It's that hook, the dystopian future, that also gives us the other big winner of the movie: the Terminator. Credit absolutely has to go to Arnie for playing the cold, killing machine and doing it so well. As highlighted in even his returning performances even Arnie couldn't do something like this more than once without letting the character become too broad, a little less cold and unfeeling. His first turn as the immortal killing machine is perfect as he truly gives the film a worthy villain. He's aided, of course, by great special effects that highlight the robotic body under Arnie's skin, but without the actor the movie would have been very different.

That said, Arnold is not essential to the franchise in the same way that Biehn's Reese or Hamilton's scared-witless Connor are required. While he's fantastic here, it's a one-off role that didn't need him to come back, again and again, in future installments. Other actors have tried on the role of a terminator (Robert Patrick in the sequel, Garret Dillahunt in the TV series) to great success. Sure, it does take a specific kind of actor to be able to pull off the role, but saying that Arnold is the glue that holds this series together oversells his character. He's great here, but I think the series would be better off, long term, if it could just ditch Arnold entirely.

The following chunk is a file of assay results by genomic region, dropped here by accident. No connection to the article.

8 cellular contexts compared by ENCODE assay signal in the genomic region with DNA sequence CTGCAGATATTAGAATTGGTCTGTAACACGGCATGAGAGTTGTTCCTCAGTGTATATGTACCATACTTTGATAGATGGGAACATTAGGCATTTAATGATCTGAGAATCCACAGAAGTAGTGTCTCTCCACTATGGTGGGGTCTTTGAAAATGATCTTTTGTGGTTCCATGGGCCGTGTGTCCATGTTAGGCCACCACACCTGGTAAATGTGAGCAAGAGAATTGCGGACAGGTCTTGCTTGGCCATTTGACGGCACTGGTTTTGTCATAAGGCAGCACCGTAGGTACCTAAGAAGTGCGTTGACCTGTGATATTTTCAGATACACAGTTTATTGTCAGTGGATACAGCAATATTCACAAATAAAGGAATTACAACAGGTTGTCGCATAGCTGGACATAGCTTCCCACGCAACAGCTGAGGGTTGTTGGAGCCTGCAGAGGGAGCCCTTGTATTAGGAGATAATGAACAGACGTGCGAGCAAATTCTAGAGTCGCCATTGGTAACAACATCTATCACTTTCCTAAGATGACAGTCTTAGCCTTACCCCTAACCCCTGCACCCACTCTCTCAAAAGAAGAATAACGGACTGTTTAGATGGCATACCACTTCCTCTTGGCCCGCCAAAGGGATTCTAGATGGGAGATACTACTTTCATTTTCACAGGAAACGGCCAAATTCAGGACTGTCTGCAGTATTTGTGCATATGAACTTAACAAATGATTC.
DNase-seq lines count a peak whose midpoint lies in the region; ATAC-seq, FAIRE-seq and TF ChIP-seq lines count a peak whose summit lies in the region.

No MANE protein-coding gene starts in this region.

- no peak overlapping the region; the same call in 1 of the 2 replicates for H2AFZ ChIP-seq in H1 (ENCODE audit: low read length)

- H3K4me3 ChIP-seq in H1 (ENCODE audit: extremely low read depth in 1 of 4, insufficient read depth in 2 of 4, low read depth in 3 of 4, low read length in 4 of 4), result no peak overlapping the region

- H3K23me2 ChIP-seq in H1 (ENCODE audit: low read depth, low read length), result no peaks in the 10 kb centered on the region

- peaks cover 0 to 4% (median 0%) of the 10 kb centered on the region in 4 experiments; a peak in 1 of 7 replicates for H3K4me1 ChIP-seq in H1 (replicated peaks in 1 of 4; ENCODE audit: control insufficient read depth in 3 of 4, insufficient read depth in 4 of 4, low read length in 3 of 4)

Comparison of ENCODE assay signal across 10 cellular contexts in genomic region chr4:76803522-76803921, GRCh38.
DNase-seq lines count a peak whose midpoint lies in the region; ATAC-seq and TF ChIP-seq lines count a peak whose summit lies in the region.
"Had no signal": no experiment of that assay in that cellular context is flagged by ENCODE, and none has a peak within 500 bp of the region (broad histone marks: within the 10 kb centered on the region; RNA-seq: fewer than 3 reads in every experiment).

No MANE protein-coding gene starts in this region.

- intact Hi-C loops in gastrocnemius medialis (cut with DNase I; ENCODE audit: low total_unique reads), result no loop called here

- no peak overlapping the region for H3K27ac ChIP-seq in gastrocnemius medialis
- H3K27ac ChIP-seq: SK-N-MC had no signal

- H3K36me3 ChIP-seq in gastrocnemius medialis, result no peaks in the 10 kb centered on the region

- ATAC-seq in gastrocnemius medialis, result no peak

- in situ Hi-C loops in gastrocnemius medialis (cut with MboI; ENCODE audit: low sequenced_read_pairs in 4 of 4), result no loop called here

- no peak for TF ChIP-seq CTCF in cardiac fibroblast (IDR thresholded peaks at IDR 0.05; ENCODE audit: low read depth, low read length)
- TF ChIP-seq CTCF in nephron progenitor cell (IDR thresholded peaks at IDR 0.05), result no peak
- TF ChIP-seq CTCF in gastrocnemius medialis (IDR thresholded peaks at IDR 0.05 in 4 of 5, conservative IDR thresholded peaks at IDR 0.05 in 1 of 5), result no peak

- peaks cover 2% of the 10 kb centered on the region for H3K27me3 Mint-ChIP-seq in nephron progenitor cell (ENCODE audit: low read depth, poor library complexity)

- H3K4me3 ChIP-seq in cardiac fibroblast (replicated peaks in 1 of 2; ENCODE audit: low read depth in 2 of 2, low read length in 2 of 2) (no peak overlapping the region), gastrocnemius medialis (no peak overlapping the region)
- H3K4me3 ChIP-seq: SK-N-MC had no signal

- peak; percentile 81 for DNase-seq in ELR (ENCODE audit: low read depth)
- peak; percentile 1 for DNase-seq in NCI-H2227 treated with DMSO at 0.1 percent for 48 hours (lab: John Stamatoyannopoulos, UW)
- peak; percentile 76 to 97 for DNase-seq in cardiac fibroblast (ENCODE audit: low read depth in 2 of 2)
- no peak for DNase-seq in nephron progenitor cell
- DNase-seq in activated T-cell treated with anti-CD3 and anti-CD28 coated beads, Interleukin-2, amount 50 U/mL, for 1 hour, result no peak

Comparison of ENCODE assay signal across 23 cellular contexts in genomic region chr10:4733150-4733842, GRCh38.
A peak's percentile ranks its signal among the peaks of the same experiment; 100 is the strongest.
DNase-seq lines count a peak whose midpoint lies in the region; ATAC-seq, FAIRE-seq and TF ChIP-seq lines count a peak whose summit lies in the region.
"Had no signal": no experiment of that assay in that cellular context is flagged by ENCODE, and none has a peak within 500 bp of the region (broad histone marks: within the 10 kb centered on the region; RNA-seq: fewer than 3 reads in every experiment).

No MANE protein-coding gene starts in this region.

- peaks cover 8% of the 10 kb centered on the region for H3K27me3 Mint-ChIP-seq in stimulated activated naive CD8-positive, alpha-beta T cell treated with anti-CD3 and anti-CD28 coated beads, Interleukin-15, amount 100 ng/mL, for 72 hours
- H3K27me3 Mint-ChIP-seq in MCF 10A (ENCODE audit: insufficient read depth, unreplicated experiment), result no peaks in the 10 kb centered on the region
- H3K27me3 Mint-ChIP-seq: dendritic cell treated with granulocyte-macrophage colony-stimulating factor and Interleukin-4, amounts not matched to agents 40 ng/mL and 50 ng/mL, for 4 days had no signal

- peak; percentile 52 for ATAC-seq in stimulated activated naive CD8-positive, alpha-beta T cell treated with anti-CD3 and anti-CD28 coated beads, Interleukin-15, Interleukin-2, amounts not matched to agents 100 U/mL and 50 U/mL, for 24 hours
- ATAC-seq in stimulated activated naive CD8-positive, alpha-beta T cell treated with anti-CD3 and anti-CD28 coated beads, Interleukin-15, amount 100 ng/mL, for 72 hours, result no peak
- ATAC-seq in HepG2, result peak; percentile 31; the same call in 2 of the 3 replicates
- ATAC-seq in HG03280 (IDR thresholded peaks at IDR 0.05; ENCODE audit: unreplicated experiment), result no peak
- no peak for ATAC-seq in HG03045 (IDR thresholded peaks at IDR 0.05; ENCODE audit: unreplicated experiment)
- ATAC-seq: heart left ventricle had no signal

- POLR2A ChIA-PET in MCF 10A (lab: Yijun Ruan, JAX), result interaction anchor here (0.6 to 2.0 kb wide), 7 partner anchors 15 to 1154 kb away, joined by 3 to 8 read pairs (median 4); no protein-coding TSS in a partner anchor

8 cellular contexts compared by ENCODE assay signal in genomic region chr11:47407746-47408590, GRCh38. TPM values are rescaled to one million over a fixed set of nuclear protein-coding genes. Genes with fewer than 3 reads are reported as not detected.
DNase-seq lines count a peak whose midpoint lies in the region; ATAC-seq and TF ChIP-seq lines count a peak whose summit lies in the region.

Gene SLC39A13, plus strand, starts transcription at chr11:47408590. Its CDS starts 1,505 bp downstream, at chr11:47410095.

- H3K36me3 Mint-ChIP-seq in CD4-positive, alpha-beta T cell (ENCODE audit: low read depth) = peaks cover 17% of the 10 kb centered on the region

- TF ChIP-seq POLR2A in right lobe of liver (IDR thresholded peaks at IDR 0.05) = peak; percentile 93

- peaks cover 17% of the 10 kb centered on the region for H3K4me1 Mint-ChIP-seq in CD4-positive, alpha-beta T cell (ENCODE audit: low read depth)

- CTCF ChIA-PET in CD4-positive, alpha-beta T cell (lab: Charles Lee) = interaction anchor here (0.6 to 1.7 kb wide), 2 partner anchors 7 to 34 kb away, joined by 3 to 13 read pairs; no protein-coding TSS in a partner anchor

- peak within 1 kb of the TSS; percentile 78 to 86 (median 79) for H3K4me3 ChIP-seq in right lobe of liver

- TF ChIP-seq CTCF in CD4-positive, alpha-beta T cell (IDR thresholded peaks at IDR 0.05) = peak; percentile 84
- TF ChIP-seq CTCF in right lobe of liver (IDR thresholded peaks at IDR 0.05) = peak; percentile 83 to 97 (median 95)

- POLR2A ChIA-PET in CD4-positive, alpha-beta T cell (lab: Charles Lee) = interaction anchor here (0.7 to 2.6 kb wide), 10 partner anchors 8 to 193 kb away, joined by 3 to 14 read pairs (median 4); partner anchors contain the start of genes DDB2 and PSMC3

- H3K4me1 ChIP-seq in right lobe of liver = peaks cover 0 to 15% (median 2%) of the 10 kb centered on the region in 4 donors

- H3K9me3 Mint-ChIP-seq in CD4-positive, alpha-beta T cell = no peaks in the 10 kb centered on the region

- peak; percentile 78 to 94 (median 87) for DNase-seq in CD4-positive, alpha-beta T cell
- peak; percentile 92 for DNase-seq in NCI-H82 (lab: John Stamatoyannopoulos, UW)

The reason I say this is because, in this first movie, the Terminator functions much like Freddy or Jason in a slasher film -- the nameless "Shape" that lurks behind the Final Girl and is always stalking her, waiting for just that right moment to come in for the kill. The Terminator is, essentially, the last act of slasher movie, the big chase between killer and victim, drawn out over the course of a whole movie. He works as the stuff of nightmares in the first movie, but the second you bring him back (in any form) in future installments you diminish his mystique. Like Freddy or Jason, our Terminator had to develop a personality in his repeat performances. He stops being "The Shape" and becomes an actual character.

Think how much more interesting the follow-up movies would have been in Arnold hadn't come back -- we, like the characters in the movies, would never really know who was a terminator and who wasn't. There's a power to that, the thrill of always being on the lookout for another machine stalking its prey. More importantly, though, is the fact that when you change out who plays the Terminator each time, the previous incarnations maintain their dark power. Just by having Arnold revisit the role, even once, we build a bond with the character that diminishes his first appearance. "He's evil here, but he'll be good soon." Even knowing that each incarnation of the Arnold Terminator is technical a different bot doesn't change our emotional attachment to the character. He like him because of his later appearances and that changes out dynamic with him in this first movie.